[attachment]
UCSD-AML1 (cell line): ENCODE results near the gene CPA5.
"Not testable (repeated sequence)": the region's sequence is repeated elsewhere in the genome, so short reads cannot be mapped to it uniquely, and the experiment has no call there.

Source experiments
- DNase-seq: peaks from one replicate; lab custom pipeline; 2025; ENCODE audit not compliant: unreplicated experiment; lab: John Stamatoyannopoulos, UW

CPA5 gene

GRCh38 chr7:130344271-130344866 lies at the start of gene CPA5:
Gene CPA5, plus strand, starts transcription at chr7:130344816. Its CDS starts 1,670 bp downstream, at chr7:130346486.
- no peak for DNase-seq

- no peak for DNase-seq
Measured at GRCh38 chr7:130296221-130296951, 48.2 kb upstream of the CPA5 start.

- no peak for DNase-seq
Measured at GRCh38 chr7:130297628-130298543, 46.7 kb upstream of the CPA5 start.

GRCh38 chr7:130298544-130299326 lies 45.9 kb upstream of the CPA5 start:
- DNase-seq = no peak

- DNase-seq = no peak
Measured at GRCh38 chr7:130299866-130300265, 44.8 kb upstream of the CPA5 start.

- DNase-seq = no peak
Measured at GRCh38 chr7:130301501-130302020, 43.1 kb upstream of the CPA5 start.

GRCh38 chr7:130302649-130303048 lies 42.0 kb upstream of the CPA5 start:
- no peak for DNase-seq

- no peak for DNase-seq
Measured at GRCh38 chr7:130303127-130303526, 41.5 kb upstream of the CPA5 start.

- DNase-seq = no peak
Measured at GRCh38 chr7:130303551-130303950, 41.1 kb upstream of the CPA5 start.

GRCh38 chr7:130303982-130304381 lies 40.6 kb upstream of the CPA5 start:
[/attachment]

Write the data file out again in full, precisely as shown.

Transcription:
UCSD-AML1 (cell line): ENCODE results near the gene CPA5.
"Not testable (repeated sequence)": the region's sequence is repeated elsewhere in the genome, so short reads cannot be mapped to it uniquely, and the experiment has no call there.

Source experiments
- DNase-seq: peaks from one replicate; lab custom pipeline; 2025; ENCODE audit not compliant: unreplicated experiment; lab: John Stamatoyannopoulos, UW

CPA5 gene

GRCh38 chr7:130344271-130344866 lies at the start of gene CPA5:
Gene CPA5, plus strand, starts transcription at chr7:130344816. Its CDS starts 1,670 bp downstream, at chr7:130346486.
- no peak for DNase-seq

- no peak for DNase-seq
Measured at GRCh38 chr7:130296221-130296951, 48.2 kb upstream of the CPA5 start.

- no peak for DNase-seq
Measured at GRCh38 chr7:130297628-130298543, 46.7 kb upstream of the CPA5 start.

GRCh38 chr7:130298544-130299326 lies 45.9 kb upstream of the CPA5 start:
- DNase-seq = no peak

- DNase-seq = no peak
Measured at GRCh38 chr7:130299866-130300265, 44.8 kb upstream of the CPA5 start.

- DNase-seq = no peak
Measured at GRCh38 chr7:130301501-130302020, 43.1 kb upstream of the CPA5 start.

GRCh38 chr7:130302649-130303048 lies 42.0 kb upstream of the CPA5 start:
- no peak for DNase-seq

- no peak for DNase-seq
Measured at GRCh38 chr7:130303127-130303526, 41.5 kb upstream of the CPA5 start.

- DNase-seq = no peak
Measured at GRCh38 chr7:130303551-130303950, 41.1 kb upstream of the CPA5 start.

GRCh38 chr7:130303982-130304381 lies 40.6 kb upstream of the CPA5 start: